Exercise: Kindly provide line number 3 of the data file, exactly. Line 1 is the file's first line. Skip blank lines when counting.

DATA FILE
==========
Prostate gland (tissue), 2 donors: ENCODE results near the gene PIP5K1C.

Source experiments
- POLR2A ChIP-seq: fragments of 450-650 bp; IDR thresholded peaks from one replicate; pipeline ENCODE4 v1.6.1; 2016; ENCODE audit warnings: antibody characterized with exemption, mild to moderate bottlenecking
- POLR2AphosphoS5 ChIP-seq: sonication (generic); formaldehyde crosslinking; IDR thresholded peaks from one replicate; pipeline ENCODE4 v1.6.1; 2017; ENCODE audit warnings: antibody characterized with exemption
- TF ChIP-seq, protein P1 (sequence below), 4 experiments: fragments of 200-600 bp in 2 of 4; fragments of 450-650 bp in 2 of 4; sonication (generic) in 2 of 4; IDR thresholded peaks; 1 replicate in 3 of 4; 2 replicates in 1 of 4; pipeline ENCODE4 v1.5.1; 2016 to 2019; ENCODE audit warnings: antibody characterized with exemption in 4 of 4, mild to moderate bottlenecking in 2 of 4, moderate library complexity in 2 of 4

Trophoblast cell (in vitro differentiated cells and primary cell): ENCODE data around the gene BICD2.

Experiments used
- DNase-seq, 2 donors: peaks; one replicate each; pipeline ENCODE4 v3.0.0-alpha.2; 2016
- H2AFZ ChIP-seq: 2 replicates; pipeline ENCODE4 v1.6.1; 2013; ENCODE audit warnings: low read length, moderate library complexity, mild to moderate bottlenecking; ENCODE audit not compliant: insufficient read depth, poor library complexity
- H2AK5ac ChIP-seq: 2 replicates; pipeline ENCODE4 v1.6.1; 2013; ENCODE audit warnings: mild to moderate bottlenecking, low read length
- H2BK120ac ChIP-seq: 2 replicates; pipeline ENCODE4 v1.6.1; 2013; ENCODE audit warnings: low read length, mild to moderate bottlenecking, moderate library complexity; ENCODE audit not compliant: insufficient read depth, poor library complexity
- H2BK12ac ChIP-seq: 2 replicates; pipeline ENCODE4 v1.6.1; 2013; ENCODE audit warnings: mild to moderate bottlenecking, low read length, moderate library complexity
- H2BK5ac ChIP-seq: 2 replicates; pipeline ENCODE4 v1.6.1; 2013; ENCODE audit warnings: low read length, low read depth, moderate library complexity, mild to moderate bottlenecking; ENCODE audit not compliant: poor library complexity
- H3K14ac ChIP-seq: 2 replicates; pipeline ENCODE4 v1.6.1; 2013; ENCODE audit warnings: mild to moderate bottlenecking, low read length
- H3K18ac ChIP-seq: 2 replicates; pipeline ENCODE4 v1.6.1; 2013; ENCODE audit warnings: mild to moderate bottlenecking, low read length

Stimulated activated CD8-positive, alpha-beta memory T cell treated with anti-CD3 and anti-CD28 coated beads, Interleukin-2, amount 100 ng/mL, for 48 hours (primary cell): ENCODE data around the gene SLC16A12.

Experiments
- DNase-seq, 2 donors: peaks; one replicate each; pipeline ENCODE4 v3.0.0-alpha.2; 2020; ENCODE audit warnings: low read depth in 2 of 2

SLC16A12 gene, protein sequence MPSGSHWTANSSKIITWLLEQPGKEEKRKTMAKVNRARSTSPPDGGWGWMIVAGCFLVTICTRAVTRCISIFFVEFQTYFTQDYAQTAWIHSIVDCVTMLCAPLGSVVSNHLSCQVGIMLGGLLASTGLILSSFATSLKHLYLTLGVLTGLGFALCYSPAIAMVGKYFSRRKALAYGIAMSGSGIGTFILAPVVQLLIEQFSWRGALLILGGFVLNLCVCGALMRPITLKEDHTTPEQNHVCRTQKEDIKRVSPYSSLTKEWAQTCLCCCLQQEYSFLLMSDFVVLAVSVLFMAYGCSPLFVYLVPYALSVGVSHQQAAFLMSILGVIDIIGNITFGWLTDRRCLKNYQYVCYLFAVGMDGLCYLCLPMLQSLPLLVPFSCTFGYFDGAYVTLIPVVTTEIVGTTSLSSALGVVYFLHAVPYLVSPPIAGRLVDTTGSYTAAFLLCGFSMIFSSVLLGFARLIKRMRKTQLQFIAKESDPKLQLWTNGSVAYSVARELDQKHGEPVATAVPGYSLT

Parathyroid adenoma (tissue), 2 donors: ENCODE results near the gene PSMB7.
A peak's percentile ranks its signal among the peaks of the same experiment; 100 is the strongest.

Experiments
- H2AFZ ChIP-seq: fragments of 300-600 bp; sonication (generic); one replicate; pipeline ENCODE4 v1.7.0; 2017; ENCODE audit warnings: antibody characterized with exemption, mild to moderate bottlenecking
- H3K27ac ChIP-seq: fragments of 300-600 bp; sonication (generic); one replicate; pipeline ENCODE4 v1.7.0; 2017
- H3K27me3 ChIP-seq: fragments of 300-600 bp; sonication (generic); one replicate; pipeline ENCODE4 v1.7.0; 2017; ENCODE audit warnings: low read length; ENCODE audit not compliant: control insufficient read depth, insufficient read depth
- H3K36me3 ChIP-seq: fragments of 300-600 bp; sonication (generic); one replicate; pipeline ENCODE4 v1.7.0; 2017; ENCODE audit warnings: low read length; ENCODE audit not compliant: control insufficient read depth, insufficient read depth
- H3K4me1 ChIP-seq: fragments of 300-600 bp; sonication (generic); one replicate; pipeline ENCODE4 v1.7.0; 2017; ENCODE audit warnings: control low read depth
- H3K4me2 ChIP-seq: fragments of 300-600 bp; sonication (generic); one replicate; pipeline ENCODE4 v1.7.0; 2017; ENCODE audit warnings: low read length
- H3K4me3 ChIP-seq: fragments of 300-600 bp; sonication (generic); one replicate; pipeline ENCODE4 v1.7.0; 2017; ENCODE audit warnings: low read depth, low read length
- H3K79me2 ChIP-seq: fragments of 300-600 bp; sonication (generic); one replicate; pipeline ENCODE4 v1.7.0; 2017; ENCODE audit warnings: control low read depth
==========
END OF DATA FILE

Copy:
- POLR2A ChIP-seq: fragments of 450-650 bp; IDR thresholded peaks from one replicate; pipeline ENCODE4 v1.6.1; 2016; ENCODE audit warnings: antibody characterized with exemption, mild to moderate bottlenecking